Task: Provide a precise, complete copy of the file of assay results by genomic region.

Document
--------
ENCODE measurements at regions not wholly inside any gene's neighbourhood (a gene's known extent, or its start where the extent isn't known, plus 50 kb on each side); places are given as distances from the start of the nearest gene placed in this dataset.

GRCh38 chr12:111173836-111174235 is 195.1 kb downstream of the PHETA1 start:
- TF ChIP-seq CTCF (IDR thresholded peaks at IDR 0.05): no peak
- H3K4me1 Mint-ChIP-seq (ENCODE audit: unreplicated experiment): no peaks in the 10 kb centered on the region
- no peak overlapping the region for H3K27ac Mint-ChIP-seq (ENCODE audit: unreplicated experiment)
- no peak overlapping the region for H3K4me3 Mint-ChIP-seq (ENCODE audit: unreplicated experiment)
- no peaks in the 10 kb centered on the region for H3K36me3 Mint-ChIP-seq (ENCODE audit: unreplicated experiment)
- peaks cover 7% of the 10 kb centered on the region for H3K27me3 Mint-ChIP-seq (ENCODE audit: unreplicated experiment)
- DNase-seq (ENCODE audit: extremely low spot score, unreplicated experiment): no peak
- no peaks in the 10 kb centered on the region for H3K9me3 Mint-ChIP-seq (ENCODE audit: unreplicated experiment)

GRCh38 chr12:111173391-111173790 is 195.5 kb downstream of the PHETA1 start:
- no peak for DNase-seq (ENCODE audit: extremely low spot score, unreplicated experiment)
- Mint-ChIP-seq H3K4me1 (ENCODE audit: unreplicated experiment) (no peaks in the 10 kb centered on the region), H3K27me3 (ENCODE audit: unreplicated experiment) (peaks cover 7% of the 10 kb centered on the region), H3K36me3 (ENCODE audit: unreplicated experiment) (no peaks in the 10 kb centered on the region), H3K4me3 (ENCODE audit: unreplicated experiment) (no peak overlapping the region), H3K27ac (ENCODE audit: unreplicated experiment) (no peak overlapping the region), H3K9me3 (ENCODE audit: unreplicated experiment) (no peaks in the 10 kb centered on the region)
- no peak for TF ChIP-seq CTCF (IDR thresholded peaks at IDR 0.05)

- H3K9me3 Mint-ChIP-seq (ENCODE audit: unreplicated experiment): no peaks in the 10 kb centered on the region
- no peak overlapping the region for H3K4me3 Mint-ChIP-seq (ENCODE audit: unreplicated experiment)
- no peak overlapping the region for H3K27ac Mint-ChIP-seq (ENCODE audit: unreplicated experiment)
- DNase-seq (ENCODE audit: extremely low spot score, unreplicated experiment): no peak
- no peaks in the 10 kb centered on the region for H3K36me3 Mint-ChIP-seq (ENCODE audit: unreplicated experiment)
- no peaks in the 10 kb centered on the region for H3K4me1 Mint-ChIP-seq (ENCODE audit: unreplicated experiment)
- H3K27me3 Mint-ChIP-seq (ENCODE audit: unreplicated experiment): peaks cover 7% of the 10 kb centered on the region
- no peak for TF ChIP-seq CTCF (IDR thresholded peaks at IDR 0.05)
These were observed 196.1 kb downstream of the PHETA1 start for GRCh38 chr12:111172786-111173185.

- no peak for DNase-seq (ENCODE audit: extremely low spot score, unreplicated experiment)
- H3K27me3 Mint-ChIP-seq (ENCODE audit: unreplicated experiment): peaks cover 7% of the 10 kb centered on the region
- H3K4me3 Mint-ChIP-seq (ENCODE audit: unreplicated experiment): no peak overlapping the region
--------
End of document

ENCODE measurements at regions not wholly inside any gene's neighbourhood (a gene's known extent, or its start where the extent isn't known, plus 50 kb on each side); places are given as distances from the start of the nearest gene placed in this dataset.

GRCh38 chr12:111173836-111174235 is 195.1 kb downstream of the PHETA1 start:
- TF ChIP-seq CTCF (IDR thresholded peaks at IDR 0.05): no peak
- H3K4me1 Mint-ChIP-seq (ENCODE audit: unreplicated experiment): no peaks in the 10 kb centered on the region
- no peak overlapping the region for H3K27ac Mint-ChIP-seq (ENCODE audit: unreplicated experiment)
- no peak overlapping the region for H3K4me3 Mint-ChIP-seq (ENCODE audit: unreplicated experiment)
- no peaks in the 10 kb centered on the region for H3K36me3 Mint-ChIP-seq (ENCODE audit: unreplicated experiment)
- peaks cover 7% of the 10 kb centered on the region for H3K27me3 Mint-ChIP-seq (ENCODE audit: unreplicated experiment)
- DNase-seq (ENCODE audit: extremely low spot score, unreplicated experiment): no peak
- no peaks in the 10 kb centered on the region for H3K9me3 Mint-ChIP-seq (ENCODE audit: unreplicated experiment)

GRCh38 chr12:111173391-111173790 is 195.5 kb downstream of the PHETA1 start:
- no peak for DNase-seq (ENCODE audit: extremely low spot score, unreplicated experiment)
- Mint-ChIP-seq H3K4me1 (ENCODE audit: unreplicated experiment) (no peaks in the 10 kb centered on the region), H3K27me3 (ENCODE audit: unreplicated experiment) (peaks cover 7% of the 10 kb centered on the region), H3K36me3 (ENCODE audit: unreplicated experiment) (no peaks in the 10 kb centered on the region), H3K4me3 (ENCODE audit: unreplicated experiment) (no peak overlapping the region), H3K27ac (ENCODE audit: unreplicated experiment) (no peak overlapping the region), H3K9me3 (ENCODE audit: unreplicated experiment) (no peaks in the 10 kb centered on the region)
- no peak for TF ChIP-seq CTCF (IDR thresholded peaks at IDR 0.05)

- H3K9me3 Mint-ChIP-seq (ENCODE audit: unreplicated experiment): no peaks in the 10 kb centered on the region
- no peak overlapping the region for H3K4me3 Mint-ChIP-seq (ENCODE audit: unreplicated experiment)
- no peak overlapping the region for H3K27ac Mint-ChIP-seq (ENCODE audit: unreplicated experiment)
- DNase-seq (ENCODE audit: extremely low spot score, unreplicated experiment): no peak
- no peaks in the 10 kb centered on the region for H3K36me3 Mint-ChIP-seq (ENCODE audit: unreplicated experiment)
- no peaks in the 10 kb centered on the region for H3K4me1 Mint-ChIP-seq (ENCODE audit: unreplicated experiment)
- H3K27me3 Mint-ChIP-seq (ENCODE audit: unreplicated experiment): peaks cover 7% of the 10 kb centered on the region
- no peak for TF ChIP-seq CTCF (IDR thresholded peaks at IDR 0.05)
These were observed 196.1 kb downstream of the PHETA1 start for GRCh38 chr12:111172786-111173185.

- no peak for DNase-seq (ENCODE audit: extremely low spot score, unreplicated experiment)
- H3K27me3 Mint-ChIP-seq (ENCODE audit: unreplicated experiment): peaks cover 7% of the 10 kb centered on the region
- H3K4me3 Mint-ChIP-seq (ENCODE audit: unreplicated experiment): no peak overlapping the region